FIGURE 10.5 Use a guide to help you grind a true bevel on steel plate.

Tack Welding Joint Edges

After both edges have been ground, lay the two pieces of steel plate across two firebricks, with the beveled edges aligned. Tack weld both ends of the joint to hold them in alignment while you weld the beveled joint (ill. 10.6). Use a bit of filler material (welding rod) if you find it necessary for the tack weld.

As a side note, you should have already attached the proper size welding tip into the blowpipe handle. When in doubt as to the proper size welding tip, consult the handbook that came with your welding torch outfit. Here you should also find recommended working pressures for both oxygen and acetylene (see Table 10-1).

Table 10-1 Pressure chart for Sears welding tips.

Metal Thickness (inches)

Tip Size (inches)

Welding Rod Diameter (inches)

Oxygen Pressure (psi)

Acetylene Pressure (psi)

1/32

3/64

1/16

3/32

1/8

3/16

1/4

5/16

1

2

3

4

5

6

7

8

1/16

1/16

1/16

3/32

3/32

3/32

1/8

5/32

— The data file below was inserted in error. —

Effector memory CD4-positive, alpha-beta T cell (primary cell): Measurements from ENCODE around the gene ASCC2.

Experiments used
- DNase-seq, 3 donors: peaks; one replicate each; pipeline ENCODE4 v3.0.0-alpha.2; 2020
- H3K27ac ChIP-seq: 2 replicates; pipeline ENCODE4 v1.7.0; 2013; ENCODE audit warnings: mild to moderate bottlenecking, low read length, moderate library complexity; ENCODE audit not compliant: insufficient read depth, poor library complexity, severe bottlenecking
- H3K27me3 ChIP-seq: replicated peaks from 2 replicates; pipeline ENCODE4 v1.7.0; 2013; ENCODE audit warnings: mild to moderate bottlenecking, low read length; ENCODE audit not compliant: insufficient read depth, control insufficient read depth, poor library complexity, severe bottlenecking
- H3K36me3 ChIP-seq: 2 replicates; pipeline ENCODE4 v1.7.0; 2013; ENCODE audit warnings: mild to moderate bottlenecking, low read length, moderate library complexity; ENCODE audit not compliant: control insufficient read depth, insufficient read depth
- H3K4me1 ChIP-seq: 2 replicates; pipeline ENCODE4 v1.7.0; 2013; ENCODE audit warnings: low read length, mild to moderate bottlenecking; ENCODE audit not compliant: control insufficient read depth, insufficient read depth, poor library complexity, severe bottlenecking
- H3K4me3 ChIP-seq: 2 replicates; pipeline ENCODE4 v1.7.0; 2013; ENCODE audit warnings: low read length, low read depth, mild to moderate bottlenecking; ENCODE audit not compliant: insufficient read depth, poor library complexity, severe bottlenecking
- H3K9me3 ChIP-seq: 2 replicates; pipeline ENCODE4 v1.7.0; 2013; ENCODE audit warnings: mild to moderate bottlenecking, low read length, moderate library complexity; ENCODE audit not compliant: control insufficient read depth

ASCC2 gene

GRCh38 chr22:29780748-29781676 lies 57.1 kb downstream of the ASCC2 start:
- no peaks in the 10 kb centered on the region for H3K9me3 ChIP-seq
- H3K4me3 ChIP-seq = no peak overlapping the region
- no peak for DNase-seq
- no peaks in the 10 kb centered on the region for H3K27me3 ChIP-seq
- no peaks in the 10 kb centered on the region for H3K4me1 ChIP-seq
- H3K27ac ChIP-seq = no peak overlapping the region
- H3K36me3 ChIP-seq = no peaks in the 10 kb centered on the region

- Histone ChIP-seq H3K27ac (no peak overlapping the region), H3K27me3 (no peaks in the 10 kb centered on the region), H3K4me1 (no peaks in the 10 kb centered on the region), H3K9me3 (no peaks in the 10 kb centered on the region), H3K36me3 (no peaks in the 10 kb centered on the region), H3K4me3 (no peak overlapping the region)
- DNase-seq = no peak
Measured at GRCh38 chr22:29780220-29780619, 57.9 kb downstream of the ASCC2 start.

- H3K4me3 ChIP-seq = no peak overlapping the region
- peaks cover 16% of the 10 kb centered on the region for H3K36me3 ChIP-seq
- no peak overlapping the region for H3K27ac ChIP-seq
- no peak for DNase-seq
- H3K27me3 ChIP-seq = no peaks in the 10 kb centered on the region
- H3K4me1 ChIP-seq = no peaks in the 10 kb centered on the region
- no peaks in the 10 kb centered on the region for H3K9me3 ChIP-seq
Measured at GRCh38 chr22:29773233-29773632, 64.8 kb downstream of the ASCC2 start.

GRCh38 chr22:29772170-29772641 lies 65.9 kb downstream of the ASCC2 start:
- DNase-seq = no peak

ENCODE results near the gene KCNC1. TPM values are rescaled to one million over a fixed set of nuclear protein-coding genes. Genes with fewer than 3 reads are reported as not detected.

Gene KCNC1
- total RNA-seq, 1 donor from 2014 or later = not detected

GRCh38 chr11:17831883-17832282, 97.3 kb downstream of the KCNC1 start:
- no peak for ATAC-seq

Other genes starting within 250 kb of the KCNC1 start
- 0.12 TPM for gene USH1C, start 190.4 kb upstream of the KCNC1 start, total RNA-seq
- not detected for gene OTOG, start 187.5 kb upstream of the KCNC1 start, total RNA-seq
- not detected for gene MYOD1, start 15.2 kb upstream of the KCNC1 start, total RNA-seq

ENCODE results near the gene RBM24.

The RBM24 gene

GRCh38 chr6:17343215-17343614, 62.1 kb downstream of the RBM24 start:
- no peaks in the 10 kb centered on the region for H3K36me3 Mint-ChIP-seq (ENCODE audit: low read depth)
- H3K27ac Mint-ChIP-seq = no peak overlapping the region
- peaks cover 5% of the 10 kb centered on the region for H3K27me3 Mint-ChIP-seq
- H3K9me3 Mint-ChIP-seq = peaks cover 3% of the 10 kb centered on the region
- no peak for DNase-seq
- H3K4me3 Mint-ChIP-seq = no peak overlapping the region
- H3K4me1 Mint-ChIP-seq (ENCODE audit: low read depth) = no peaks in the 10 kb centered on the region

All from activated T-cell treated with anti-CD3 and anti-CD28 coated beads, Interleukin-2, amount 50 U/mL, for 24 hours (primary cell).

5

5

5

5

5

6

7

8

5

5

5

5

5

6

7

8

Begin welding the beveled joint at the left end, heating the edges of the joint thoroughly before introducing the welding rod. For ¼” steel plate, a 3/32” or 1/8” all-purpose welding rod should be adequate. It is important when working with thicker metals to keep the torch flame moving to produce consistent penetration. The size of the molten puddle will be the largest you have ever created, so give the metal time to heat up and flow properly.

Once the puddle is formed at the bottom of the V groove, introduce the tip of the preheated welding rod. Flow the rod into the groove and build up the metal until it has filled the groove and risen to about 1/16-inch above the joint. Continue along the joint in this manner until you have both filled the V groove and built up the weld bead.

Basically, as previously stated, welding steel plate is quite similar to welding sheet steel. The major difference, of course, is that you must generally work slower and add more filler material to pro duce a strong weld. By beveling the edges of the joint before welding, you are almost guaranteeing good penetration of the weld. One of the major points to keep in mind is that you must evenly heat up both sides of the joint to the molten stage before adding the filler rod material.

Strength Test

After you have welded your first joint in steel plate, you should check the weld for strength. One very good way to do this is to first let the metal cool. Then clamp the work in a vise, and break the joint with repeated blows from a heavy hammer (ill. 10.7). A sound weld will require a lot of hammering to break while a poor weld will break quite easily. Practice the above welding exercise until you can produce a welded joint that's uniform and strong.


FIGURE 10.6 Tack welding the ends of a beveled edged joint.